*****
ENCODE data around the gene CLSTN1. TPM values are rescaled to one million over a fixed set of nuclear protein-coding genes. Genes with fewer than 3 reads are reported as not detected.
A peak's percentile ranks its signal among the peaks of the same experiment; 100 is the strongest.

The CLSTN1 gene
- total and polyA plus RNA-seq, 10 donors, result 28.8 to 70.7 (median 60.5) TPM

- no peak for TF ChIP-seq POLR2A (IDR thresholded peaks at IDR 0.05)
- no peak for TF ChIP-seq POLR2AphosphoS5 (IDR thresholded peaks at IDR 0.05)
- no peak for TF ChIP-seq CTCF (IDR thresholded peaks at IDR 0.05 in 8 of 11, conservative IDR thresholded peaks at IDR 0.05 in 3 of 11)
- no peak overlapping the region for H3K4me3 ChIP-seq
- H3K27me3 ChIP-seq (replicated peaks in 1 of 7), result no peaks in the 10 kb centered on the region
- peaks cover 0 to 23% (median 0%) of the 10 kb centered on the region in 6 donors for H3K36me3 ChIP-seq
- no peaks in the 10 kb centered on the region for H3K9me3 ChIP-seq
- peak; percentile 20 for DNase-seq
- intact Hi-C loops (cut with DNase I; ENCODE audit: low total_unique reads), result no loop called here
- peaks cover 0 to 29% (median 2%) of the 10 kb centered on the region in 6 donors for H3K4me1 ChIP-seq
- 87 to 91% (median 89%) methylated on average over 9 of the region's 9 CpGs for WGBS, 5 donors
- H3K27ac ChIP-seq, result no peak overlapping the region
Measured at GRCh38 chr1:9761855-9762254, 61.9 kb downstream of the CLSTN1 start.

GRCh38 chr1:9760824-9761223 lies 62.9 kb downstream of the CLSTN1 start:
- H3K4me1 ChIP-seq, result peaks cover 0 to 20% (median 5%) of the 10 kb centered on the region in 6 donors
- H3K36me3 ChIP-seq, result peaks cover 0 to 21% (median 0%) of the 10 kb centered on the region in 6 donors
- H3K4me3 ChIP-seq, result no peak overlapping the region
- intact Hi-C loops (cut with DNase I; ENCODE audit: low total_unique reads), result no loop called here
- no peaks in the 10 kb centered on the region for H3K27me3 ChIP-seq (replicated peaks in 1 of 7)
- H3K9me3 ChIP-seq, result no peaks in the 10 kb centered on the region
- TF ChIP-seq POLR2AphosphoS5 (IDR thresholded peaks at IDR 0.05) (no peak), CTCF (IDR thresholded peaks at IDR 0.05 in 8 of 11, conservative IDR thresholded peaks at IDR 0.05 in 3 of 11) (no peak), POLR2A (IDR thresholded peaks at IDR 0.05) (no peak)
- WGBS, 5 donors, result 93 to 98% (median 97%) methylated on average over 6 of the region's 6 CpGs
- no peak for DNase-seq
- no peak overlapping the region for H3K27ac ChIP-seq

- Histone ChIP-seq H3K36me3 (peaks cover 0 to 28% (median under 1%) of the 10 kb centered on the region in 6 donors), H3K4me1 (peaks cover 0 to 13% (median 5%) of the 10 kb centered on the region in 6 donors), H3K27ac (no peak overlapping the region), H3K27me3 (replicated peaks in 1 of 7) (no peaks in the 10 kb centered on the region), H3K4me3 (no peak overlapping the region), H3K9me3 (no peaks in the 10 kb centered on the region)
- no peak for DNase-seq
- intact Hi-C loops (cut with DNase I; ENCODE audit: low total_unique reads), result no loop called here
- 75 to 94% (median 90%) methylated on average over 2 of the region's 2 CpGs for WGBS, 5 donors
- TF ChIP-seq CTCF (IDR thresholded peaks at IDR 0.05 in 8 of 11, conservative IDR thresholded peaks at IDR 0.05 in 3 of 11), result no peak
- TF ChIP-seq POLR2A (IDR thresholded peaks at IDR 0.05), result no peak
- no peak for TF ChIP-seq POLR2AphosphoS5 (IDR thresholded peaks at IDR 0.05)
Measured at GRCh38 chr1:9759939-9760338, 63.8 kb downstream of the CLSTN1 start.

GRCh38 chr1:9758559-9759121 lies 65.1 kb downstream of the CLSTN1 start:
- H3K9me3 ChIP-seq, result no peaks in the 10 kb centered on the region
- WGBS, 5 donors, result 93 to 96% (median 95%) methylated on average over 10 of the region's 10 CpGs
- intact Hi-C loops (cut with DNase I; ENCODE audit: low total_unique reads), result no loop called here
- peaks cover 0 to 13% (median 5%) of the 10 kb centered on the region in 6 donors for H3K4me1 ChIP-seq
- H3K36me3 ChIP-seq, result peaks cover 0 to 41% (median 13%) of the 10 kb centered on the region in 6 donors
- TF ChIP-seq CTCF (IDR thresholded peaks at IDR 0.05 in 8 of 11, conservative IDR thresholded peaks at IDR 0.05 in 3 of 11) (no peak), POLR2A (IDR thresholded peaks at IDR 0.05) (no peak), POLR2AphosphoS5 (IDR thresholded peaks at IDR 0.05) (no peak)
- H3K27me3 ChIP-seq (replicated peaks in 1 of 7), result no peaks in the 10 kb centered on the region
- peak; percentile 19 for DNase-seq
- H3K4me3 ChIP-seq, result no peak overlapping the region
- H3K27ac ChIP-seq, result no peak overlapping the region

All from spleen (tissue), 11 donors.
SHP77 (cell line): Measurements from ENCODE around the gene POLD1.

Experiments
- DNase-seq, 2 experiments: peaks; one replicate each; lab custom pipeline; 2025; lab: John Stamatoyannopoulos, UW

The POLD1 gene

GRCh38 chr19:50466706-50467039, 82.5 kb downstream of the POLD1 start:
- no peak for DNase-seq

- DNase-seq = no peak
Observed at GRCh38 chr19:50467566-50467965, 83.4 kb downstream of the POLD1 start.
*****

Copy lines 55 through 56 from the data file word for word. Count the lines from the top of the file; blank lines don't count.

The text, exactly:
- DNase-seq = no peak
Observed at GRCh38 chr19:50467566-50467965, 83.4 kb downstream of the POLD1 start.